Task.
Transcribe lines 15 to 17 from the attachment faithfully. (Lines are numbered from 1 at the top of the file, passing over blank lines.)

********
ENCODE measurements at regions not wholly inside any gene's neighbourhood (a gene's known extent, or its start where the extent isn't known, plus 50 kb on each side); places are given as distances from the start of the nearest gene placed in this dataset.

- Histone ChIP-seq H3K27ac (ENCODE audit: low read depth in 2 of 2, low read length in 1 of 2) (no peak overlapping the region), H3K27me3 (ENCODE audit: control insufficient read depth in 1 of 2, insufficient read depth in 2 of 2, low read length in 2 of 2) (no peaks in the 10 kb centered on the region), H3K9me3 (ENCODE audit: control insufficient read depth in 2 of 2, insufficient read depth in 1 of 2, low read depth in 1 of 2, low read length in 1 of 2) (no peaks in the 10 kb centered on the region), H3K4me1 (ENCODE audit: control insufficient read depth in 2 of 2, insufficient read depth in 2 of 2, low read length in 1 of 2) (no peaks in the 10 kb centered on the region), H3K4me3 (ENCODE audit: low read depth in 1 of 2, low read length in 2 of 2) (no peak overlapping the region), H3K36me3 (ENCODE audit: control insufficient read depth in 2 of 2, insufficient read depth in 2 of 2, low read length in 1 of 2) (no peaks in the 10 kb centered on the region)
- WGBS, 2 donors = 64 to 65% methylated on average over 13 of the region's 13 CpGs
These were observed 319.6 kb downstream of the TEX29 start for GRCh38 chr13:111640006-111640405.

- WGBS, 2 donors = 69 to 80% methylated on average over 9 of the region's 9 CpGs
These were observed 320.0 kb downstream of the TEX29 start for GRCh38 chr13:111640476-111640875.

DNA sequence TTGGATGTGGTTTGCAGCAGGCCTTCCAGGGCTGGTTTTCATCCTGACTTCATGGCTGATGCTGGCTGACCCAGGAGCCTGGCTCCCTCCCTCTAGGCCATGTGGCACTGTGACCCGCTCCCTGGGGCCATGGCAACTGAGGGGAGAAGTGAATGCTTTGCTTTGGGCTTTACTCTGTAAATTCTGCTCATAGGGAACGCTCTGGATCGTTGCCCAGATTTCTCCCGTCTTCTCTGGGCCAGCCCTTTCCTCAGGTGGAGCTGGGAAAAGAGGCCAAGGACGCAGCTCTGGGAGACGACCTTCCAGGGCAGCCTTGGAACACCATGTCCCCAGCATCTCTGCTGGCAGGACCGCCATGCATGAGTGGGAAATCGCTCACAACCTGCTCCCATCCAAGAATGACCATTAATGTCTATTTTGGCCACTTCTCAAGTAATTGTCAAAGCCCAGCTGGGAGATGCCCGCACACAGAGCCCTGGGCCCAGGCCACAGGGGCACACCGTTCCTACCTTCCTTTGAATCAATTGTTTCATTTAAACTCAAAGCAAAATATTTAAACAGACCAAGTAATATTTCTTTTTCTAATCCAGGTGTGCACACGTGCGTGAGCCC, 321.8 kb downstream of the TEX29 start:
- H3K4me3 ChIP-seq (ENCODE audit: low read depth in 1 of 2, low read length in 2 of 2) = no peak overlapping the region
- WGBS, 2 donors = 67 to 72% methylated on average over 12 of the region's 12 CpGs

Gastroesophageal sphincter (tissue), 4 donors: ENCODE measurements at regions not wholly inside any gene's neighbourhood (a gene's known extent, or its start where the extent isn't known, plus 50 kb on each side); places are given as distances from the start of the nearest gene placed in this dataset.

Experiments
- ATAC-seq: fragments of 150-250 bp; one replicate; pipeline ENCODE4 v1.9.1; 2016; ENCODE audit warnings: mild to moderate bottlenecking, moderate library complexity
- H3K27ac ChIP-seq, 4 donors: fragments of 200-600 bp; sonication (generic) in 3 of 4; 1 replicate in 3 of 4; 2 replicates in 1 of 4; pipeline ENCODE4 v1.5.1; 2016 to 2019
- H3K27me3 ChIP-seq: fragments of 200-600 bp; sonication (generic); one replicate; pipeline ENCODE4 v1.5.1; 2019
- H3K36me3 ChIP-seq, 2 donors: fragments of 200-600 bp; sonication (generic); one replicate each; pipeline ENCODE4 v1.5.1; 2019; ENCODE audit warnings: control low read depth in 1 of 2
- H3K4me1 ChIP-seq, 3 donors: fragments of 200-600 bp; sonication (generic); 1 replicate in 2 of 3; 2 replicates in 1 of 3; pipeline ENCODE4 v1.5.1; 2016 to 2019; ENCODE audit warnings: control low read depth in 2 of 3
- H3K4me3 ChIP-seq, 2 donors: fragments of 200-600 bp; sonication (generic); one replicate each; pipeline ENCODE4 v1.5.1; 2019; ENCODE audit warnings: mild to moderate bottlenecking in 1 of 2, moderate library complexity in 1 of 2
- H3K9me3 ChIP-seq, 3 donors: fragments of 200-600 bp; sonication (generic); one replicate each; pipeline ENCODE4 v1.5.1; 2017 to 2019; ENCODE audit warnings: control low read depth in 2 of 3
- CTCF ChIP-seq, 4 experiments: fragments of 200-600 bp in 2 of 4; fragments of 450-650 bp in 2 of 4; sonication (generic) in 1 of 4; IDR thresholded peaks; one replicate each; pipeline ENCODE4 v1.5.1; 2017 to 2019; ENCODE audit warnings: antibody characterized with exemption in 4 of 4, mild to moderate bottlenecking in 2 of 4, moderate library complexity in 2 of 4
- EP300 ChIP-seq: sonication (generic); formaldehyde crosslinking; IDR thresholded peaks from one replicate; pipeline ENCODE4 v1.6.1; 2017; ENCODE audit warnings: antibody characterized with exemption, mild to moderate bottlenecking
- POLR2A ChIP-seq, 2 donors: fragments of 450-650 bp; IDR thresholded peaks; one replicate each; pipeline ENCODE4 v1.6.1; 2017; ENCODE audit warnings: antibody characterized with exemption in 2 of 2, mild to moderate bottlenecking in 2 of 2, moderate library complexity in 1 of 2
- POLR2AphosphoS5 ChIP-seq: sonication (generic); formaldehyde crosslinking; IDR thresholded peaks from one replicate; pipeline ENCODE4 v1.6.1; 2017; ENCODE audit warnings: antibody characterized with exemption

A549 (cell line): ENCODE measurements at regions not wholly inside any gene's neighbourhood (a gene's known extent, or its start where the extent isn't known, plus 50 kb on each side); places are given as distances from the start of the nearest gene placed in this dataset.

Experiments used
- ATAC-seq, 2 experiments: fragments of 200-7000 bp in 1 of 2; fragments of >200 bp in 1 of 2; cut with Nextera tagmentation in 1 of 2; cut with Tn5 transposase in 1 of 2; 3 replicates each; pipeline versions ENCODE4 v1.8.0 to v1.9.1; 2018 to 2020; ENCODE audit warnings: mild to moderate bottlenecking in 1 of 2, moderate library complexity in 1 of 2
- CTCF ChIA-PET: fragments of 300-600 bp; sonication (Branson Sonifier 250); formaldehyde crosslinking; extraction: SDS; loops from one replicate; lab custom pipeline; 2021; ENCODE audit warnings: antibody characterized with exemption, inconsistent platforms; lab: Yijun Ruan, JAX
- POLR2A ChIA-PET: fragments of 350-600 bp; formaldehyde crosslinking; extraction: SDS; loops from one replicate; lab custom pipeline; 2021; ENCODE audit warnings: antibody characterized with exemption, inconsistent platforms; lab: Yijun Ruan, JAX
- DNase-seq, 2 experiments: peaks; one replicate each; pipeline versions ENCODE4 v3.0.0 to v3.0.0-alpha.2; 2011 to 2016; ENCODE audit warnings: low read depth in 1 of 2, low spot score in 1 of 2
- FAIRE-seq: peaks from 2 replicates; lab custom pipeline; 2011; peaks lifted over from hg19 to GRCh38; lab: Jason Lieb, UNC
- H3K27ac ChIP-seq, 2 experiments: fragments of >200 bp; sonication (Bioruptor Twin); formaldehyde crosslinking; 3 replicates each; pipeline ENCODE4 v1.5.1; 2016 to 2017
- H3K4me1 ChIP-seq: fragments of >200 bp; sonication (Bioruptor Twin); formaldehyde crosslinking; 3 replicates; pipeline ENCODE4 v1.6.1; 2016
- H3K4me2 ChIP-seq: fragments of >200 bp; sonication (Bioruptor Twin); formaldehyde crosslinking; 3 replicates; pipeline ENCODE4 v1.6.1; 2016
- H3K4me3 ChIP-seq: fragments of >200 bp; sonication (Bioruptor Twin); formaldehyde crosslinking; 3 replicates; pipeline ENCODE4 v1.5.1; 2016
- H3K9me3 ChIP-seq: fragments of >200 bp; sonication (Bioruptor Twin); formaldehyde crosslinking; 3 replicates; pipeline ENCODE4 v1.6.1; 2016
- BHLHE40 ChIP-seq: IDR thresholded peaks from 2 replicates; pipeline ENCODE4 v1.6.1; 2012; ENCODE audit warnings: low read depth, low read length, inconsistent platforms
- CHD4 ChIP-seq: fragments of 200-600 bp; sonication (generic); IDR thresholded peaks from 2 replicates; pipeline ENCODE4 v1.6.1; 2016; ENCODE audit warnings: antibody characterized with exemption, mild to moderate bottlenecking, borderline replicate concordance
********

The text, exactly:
- H3K36me3 ChIP-seq, 2 donors: fragments of 200-600 bp; sonication (generic); one replicate each; pipeline ENCODE4 v1.5.1; 2019; ENCODE audit warnings: control low read depth in 1 of 2
- H3K4me1 ChIP-seq, 3 donors: fragments of 200-600 bp; sonication (generic); 1 replicate in 2 of 3; 2 replicates in 1 of 3; pipeline ENCODE4 v1.5.1; 2016 to 2019; ENCODE audit warnings: control low read depth in 2 of 3
- H3K4me3 ChIP-seq, 2 donors: fragments of 200-600 bp; sonication (generic); one replicate each; pipeline ENCODE4 v1.5.1; 2019; ENCODE audit warnings: mild to moderate bottlenecking in 1 of 2, moderate library complexity in 1 of 2